WWF Nepal Annual Report 2020
WILDLIFEThis past year, Nepal made history by satellite collaring two snow leopards in its Western Himalayan Landscape with vital support from local citizen scientists. This was shortly followed by the discovery of Nepal’s first High Altitude Tiger, paving the way for close transboundary partnerships in conserving these critical flagship species. Over the past decade, WWF Nepal has been actively working to restore herbivore assemblages in their historical ranges, finally succeeding in establishing a second viable population of blackbucks in Shuklaphanta National Park this year. Meanwhile, in a first for South Asia, Nepal also hosted the World Ranger Congress with the largest ever gathering of rangers and culminating in the signing of the Chitwan Declaration.
FORESTSMeanwhile our initiatives in forestry sector helped bring 42,959 hectares of forests under improved management, benefiting 25,539 forest dependent households through WWF supported livelihood diversification measures and forest-based enterprises.
CLIMATE & ENERGYUnder the climate and energy practice, WWF Nepal added 427,265 tons of carbon emission reductions through the second crediting period of Phase I of Nepal’s Gold Standard VER Project, bringing the total emission reductions to 952,889 tons. This year, we’ve also taken steps to reflect environmental goals at an operational level with WWF Nepal making significant headway in moving towards carbon neutrality.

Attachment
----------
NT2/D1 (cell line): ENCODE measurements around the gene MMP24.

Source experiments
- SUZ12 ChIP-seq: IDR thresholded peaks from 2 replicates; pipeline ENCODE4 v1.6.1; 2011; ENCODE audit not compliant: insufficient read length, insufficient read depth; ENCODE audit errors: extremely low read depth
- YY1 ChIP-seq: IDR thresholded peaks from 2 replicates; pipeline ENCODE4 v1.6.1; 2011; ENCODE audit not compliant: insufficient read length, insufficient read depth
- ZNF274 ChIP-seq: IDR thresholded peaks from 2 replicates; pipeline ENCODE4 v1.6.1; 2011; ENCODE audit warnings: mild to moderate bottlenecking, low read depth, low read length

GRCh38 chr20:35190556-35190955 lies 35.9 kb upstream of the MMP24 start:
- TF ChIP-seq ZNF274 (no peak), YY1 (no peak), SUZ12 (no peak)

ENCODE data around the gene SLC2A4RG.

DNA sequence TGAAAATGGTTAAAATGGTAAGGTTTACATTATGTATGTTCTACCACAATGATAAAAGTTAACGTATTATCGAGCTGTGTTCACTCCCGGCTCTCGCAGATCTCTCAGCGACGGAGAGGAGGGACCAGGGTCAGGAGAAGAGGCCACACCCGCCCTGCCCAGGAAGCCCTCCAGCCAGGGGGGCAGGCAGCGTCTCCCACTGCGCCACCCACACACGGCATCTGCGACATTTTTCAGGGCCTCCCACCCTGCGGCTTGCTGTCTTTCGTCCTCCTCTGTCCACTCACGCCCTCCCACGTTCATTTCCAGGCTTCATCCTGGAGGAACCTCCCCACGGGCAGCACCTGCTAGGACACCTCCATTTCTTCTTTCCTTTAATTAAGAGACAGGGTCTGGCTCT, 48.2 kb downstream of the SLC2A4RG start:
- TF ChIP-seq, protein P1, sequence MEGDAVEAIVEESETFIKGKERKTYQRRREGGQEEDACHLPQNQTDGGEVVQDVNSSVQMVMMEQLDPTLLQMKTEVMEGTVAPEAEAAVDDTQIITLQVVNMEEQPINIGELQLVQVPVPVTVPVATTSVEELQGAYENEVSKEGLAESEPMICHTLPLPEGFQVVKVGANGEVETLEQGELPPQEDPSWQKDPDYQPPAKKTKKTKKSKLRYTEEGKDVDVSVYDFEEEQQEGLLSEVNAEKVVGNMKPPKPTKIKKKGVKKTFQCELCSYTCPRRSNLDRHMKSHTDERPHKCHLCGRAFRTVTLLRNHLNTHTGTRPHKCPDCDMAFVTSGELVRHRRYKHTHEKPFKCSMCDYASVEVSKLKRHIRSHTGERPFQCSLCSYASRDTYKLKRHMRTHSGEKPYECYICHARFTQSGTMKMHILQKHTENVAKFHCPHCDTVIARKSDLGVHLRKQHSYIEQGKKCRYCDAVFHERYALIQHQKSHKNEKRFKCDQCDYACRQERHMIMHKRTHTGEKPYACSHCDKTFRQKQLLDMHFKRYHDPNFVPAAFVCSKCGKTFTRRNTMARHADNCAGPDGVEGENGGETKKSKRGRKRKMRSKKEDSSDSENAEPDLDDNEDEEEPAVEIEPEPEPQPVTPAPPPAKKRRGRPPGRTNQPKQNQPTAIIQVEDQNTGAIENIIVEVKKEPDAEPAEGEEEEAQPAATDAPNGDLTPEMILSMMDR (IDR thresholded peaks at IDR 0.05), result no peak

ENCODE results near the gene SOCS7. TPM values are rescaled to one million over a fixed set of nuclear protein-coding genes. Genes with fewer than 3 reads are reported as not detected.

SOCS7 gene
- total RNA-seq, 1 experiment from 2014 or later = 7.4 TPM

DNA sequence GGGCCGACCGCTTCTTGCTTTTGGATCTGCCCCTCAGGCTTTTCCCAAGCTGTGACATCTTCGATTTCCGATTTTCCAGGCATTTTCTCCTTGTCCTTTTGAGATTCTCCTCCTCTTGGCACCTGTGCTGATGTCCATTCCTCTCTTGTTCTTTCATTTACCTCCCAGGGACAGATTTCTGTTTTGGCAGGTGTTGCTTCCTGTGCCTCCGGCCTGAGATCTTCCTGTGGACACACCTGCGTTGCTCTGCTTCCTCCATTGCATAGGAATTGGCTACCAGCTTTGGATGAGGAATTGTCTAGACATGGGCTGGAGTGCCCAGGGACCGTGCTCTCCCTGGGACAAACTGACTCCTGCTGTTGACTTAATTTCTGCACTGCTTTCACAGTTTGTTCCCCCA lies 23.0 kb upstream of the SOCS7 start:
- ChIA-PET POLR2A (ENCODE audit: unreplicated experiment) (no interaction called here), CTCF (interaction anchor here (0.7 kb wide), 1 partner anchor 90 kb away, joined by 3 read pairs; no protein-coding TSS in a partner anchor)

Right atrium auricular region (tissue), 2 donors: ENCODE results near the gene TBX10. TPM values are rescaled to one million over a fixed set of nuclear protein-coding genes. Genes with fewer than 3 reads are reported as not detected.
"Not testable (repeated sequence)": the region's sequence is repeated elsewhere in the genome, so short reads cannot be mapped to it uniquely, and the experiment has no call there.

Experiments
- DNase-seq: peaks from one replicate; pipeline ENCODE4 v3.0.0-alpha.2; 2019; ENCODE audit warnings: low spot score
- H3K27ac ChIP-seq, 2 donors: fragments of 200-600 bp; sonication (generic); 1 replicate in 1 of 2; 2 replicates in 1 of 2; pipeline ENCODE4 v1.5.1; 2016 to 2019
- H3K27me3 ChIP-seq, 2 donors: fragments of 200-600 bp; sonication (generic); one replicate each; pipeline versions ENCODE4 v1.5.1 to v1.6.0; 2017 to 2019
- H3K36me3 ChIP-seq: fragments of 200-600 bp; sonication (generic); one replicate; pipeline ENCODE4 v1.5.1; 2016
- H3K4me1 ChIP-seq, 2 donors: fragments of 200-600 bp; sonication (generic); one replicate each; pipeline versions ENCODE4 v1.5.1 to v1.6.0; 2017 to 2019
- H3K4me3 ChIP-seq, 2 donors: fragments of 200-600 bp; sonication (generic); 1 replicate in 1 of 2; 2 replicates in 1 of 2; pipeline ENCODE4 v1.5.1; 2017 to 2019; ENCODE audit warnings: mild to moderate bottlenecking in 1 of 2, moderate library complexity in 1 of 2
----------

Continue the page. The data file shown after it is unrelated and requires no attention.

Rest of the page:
FRESHWATERUnder the Freshwater practice Nepal embarked on its first ever assessment of Power System Pathways and High Conservation Value Rivers.
GOVERNANCESignificant progress has also been made under WWF Nepal’s newly established Governance practice with the proposed development of 14 dedicated wildlife crossing structures and a pilot of five canopy bridges in Banke National Park. Additionally, 17 municipalities were also supported in the drafting of Environmental and Natural Resource Conservation Acts and 253 marginalized right holders and duty bearers capacitated.
Despite the challenges faced, this year we reaffirmed and showcased how government commitment, community stewardship and strong partnerships can propel Nepal towards greater heights in conservation. These achievements are but tiny steps forward in a long and arduous journey towards a future in which humans can live in harmony with nature, and the time for transformative action is now. The challenge we face today is indicative of the delicate balance we must maintain with nature, and we stand at a pivotal moment in history with the opportunity to reverse damages and build a safer future - for people and the planet.